CHILDREN WHO feel loved by their teacher learn better. And you can prove it scientifically, the Learning Brain Europe conference in Oxford heard this week.
When pupils feel loved, their brains experience targeted rushes of dopamine, a chemical associated with the anticipation of reward, Dr Andrew Curran, a consultant neurologist at Alder Hey hospital in Liverpool, told an audience of teachers and heads. This rush then stimulates the formation of dendrites, the links between brain cells that cement new learning.
"Remember that teacher at school who you always learnt from, and how they made you feel relaxed and confident? Your brain actually has no option but to learn in that environment," he said. "It's just a matter of setting up the right neurobiology to encourage synaptic growth."
When dopamine is targeted at brain cells it helps stimulate them to produce a fine filigree, which reaches out and tries to connect with other stimulated cells, he said. These interconnections are known as Hebbian assemblies.
"Basically your job in the classroom is to get your pupils to release enough chemicals for long enough to grow as many Hebbian assemblies as possible," he said.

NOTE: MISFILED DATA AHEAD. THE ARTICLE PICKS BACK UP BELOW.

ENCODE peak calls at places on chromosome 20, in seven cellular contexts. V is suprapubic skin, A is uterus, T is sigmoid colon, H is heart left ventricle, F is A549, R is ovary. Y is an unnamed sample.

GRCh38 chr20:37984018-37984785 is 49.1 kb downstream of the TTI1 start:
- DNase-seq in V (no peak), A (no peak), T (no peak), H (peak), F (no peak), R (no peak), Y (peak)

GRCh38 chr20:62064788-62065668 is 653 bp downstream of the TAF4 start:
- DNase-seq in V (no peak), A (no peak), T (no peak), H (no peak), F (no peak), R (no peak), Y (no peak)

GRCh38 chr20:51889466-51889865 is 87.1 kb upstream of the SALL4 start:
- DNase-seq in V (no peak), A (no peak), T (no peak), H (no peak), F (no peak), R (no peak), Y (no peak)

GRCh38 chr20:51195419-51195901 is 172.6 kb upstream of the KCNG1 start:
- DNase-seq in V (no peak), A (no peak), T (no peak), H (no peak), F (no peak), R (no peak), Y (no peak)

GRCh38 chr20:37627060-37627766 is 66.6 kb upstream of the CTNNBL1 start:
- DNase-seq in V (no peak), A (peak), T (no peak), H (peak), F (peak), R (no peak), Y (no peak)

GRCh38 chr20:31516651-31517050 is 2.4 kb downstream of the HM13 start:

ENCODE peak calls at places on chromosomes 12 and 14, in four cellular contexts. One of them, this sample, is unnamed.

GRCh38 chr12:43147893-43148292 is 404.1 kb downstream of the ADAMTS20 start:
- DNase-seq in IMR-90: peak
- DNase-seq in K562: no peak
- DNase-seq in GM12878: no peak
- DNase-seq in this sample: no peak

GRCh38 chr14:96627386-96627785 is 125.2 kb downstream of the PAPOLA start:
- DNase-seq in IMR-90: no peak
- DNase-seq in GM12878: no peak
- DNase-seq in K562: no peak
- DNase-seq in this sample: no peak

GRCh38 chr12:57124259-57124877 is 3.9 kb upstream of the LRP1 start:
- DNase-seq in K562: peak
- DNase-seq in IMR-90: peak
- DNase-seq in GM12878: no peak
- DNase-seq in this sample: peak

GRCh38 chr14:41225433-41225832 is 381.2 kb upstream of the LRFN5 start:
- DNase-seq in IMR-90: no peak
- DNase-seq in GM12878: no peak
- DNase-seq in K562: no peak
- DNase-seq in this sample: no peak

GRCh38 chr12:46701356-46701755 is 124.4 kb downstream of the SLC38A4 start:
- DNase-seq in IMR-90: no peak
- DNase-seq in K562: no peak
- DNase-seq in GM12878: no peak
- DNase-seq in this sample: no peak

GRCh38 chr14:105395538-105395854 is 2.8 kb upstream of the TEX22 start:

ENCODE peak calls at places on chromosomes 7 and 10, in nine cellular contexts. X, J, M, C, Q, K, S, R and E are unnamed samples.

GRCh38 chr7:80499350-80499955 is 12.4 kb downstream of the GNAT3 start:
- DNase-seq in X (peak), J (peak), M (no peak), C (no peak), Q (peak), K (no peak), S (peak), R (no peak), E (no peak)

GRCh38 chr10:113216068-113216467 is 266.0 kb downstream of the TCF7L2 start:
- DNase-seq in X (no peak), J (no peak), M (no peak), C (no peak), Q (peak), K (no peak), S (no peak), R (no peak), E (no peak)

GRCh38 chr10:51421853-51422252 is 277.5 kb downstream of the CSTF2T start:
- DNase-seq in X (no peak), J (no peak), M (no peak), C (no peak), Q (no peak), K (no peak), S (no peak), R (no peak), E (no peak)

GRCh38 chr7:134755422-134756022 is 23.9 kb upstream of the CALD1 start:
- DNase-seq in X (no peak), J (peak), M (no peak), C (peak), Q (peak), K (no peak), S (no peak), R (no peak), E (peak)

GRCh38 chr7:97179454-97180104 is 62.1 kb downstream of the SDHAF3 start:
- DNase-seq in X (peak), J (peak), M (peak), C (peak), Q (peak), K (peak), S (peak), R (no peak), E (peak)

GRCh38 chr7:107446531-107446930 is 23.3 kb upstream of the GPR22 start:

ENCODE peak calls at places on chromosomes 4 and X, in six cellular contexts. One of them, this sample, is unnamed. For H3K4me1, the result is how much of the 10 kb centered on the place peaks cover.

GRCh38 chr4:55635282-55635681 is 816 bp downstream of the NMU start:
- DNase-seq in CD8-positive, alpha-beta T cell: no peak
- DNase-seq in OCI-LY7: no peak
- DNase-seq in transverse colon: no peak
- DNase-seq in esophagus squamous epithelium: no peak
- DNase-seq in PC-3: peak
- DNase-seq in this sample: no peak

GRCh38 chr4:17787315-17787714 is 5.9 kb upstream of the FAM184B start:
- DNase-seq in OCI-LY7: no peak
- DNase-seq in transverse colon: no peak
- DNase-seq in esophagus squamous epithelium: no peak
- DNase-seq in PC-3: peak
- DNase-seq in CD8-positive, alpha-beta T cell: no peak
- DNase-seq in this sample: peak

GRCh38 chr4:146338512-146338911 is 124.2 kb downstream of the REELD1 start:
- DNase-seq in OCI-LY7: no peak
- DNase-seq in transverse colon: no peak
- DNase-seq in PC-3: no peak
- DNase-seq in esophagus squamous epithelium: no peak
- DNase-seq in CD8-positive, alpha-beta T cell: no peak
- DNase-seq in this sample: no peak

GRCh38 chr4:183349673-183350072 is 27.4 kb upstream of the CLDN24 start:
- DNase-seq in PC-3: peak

Drugs such as tobacco and cocaine also produce dopamine. But they do not help you learn because they "flood" the brain rather than targeting specific groups of cells.
However, in classes where there is the fear of humiliation or violence, steroids are produced that stimulate the brain for a few minutes before killing nerve cells in the hippocampus, the part of the brain associated with memory.
"This is not an effective method of teaching and damages the very structure you want to develop," Dr Curran said.
Peter Rubery, head of Fallibroome high in Macclesfield, said: "It's common sense. It is about training teachers to build relationships, remove anxiety and create opportunities for all children to contribute."
Brain and behaviour TES magazine, page 28